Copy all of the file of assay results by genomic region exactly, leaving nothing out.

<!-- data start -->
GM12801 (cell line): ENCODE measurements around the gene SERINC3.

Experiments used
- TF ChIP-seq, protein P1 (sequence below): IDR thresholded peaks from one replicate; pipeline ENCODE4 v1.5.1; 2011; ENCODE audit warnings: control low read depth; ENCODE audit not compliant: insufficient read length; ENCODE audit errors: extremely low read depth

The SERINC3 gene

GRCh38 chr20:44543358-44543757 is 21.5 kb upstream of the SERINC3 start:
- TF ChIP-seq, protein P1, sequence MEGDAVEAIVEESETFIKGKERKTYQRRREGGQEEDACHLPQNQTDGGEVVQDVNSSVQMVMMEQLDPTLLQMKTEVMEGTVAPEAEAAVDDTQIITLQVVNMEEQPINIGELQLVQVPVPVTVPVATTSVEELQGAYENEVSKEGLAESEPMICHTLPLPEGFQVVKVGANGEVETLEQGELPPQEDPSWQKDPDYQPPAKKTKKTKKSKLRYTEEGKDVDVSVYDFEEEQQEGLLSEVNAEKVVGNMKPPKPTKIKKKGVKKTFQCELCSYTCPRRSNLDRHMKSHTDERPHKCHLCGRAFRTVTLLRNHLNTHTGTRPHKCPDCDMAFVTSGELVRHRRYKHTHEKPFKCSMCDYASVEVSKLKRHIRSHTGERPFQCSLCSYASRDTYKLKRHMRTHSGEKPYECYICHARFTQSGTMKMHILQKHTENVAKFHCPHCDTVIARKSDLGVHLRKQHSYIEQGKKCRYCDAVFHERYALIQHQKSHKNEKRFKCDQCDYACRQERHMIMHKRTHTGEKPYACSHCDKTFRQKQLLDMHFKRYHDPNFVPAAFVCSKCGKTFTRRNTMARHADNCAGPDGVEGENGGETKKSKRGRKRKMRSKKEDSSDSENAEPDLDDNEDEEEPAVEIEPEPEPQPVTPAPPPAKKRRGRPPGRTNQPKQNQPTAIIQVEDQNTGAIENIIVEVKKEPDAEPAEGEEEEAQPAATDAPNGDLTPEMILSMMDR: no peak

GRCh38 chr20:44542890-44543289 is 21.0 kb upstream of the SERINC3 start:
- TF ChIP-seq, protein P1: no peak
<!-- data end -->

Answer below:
GM12801 (cell line): ENCODE measurements around the gene SERINC3.

Experiments used
- TF ChIP-seq, protein P1 (sequence below): IDR thresholded peaks from one replicate; pipeline ENCODE4 v1.5.1; 2011; ENCODE audit warnings: control low read depth; ENCODE audit not compliant: insufficient read length; ENCODE audit errors: extremely low read depth

The SERINC3 gene

GRCh38 chr20:44543358-44543757 is 21.5 kb upstream of the SERINC3 start:
- TF ChIP-seq, protein P1, sequence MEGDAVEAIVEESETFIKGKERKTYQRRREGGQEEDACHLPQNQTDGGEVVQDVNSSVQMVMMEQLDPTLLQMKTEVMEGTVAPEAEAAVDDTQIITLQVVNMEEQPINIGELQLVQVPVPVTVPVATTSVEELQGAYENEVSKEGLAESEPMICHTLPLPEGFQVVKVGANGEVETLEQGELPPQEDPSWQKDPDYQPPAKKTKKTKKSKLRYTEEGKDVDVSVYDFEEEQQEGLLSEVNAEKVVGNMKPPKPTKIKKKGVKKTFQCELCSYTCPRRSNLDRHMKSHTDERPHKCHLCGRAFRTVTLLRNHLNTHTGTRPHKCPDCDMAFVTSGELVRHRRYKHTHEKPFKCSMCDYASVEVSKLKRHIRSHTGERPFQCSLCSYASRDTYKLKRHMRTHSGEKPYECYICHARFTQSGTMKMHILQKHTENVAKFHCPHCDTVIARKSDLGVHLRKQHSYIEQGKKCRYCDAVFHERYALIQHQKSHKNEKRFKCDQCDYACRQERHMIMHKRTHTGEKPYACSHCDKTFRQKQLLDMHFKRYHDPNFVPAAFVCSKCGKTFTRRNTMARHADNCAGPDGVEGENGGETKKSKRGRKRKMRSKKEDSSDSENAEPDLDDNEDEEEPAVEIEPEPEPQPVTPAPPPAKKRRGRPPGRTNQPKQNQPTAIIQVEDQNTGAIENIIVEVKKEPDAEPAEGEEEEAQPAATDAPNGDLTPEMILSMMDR: no peak

GRCh38 chr20:44542890-44543289 is 21.0 kb upstream of the SERINC3 start:
- TF ChIP-seq, protein P1: no peak